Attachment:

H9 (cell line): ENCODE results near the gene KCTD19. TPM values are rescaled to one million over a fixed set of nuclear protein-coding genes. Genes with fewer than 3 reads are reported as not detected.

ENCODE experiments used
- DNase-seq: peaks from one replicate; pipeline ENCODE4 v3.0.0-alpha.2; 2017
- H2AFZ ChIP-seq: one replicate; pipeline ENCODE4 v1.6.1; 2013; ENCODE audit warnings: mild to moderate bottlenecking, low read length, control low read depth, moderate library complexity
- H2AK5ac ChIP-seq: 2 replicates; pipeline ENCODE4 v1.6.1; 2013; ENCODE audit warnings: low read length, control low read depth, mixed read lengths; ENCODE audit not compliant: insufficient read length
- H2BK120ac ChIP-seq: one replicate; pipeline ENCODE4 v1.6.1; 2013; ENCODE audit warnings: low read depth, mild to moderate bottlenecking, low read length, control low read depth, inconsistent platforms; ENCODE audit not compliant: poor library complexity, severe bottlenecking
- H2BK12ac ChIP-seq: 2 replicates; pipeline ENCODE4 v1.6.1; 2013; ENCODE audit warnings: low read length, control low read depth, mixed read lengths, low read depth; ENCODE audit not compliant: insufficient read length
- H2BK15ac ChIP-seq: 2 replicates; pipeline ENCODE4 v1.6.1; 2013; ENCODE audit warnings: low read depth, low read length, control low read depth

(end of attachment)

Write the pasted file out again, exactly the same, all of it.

H9 (cell line): ENCODE results near the gene KCTD19. TPM values are rescaled to one million over a fixed set of nuclear protein-coding genes. Genes with fewer than 3 reads are reported as not detected.

ENCODE experiments used
- DNase-seq: peaks from one replicate; pipeline ENCODE4 v3.0.0-alpha.2; 2017
- H2AFZ ChIP-seq: one replicate; pipeline ENCODE4 v1.6.1; 2013; ENCODE audit warnings: mild to moderate bottlenecking, low read length, control low read depth, moderate library complexity
- H2AK5ac ChIP-seq: 2 replicates; pipeline ENCODE4 v1.6.1; 2013; ENCODE audit warnings: low read length, control low read depth, mixed read lengths; ENCODE audit not compliant: insufficient read length
- H2BK120ac ChIP-seq: one replicate; pipeline ENCODE4 v1.6.1; 2013; ENCODE audit warnings: low read depth, mild to moderate bottlenecking, low read length, control low read depth, inconsistent platforms; ENCODE audit not compliant: poor library complexity, severe bottlenecking
- H2BK12ac ChIP-seq: 2 replicates; pipeline ENCODE4 v1.6.1; 2013; ENCODE audit warnings: low read length, control low read depth, mixed read lengths, low read depth; ENCODE audit not compliant: insufficient read length
- H2BK15ac ChIP-seq: 2 replicates; pipeline ENCODE4 v1.6.1; 2013; ENCODE audit warnings: low read depth, low read length, control low read depth